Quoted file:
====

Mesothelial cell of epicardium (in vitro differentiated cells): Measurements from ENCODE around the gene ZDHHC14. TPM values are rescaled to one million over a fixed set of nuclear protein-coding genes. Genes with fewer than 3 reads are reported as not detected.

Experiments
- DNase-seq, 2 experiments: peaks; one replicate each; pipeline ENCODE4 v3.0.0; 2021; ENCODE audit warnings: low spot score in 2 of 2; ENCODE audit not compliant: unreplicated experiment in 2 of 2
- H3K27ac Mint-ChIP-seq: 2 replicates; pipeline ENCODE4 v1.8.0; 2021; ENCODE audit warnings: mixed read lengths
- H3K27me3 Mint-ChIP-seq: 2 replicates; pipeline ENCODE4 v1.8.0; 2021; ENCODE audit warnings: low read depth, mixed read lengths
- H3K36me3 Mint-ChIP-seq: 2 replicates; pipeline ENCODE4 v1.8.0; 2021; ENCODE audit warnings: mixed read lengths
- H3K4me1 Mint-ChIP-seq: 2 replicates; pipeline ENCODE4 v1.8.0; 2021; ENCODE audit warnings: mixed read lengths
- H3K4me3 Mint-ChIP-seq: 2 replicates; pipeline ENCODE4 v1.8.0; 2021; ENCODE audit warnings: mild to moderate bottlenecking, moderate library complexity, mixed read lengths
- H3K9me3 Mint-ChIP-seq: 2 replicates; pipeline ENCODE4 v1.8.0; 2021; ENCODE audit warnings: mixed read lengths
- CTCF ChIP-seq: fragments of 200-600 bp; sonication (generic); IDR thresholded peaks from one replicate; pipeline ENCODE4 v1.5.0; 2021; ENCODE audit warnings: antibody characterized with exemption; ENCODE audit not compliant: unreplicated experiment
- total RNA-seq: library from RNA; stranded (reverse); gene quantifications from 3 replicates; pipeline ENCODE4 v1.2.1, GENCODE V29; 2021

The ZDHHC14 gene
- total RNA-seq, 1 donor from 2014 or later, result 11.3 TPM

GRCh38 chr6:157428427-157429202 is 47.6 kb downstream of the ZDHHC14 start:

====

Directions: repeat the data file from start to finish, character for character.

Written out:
Mesothelial cell of epicardium (in vitro differentiated cells): Measurements from ENCODE around the gene ZDHHC14. TPM values are rescaled to one million over a fixed set of nuclear protein-coding genes. Genes with fewer than 3 reads are reported as not detected.

Experiments
- DNase-seq, 2 experiments: peaks; one replicate each; pipeline ENCODE4 v3.0.0; 2021; ENCODE audit warnings: low spot score in 2 of 2; ENCODE audit not compliant: unreplicated experiment in 2 of 2
- H3K27ac Mint-ChIP-seq: 2 replicates; pipeline ENCODE4 v1.8.0; 2021; ENCODE audit warnings: mixed read lengths
- H3K27me3 Mint-ChIP-seq: 2 replicates; pipeline ENCODE4 v1.8.0; 2021; ENCODE audit warnings: low read depth, mixed read lengths
- H3K36me3 Mint-ChIP-seq: 2 replicates; pipeline ENCODE4 v1.8.0; 2021; ENCODE audit warnings: mixed read lengths
- H3K4me1 Mint-ChIP-seq: 2 replicates; pipeline ENCODE4 v1.8.0; 2021; ENCODE audit warnings: mixed read lengths
- H3K4me3 Mint-ChIP-seq: 2 replicates; pipeline ENCODE4 v1.8.0; 2021; ENCODE audit warnings: mild to moderate bottlenecking, moderate library complexity, mixed read lengths
- H3K9me3 Mint-ChIP-seq: 2 replicates; pipeline ENCODE4 v1.8.0; 2021; ENCODE audit warnings: mixed read lengths
- CTCF ChIP-seq: fragments of 200-600 bp; sonication (generic); IDR thresholded peaks from one replicate; pipeline ENCODE4 v1.5.0; 2021; ENCODE audit warnings: antibody characterized with exemption; ENCODE audit not compliant: unreplicated experiment
- total RNA-seq: library from RNA; stranded (reverse); gene quantifications from 3 replicates; pipeline ENCODE4 v1.2.1, GENCODE V29; 2021

The ZDHHC14 gene
- total RNA-seq, 1 donor from 2014 or later, result 11.3 TPM

GRCh38 chr6:157428427-157429202 is 47.6 kb downstream of the ZDHHC14 start: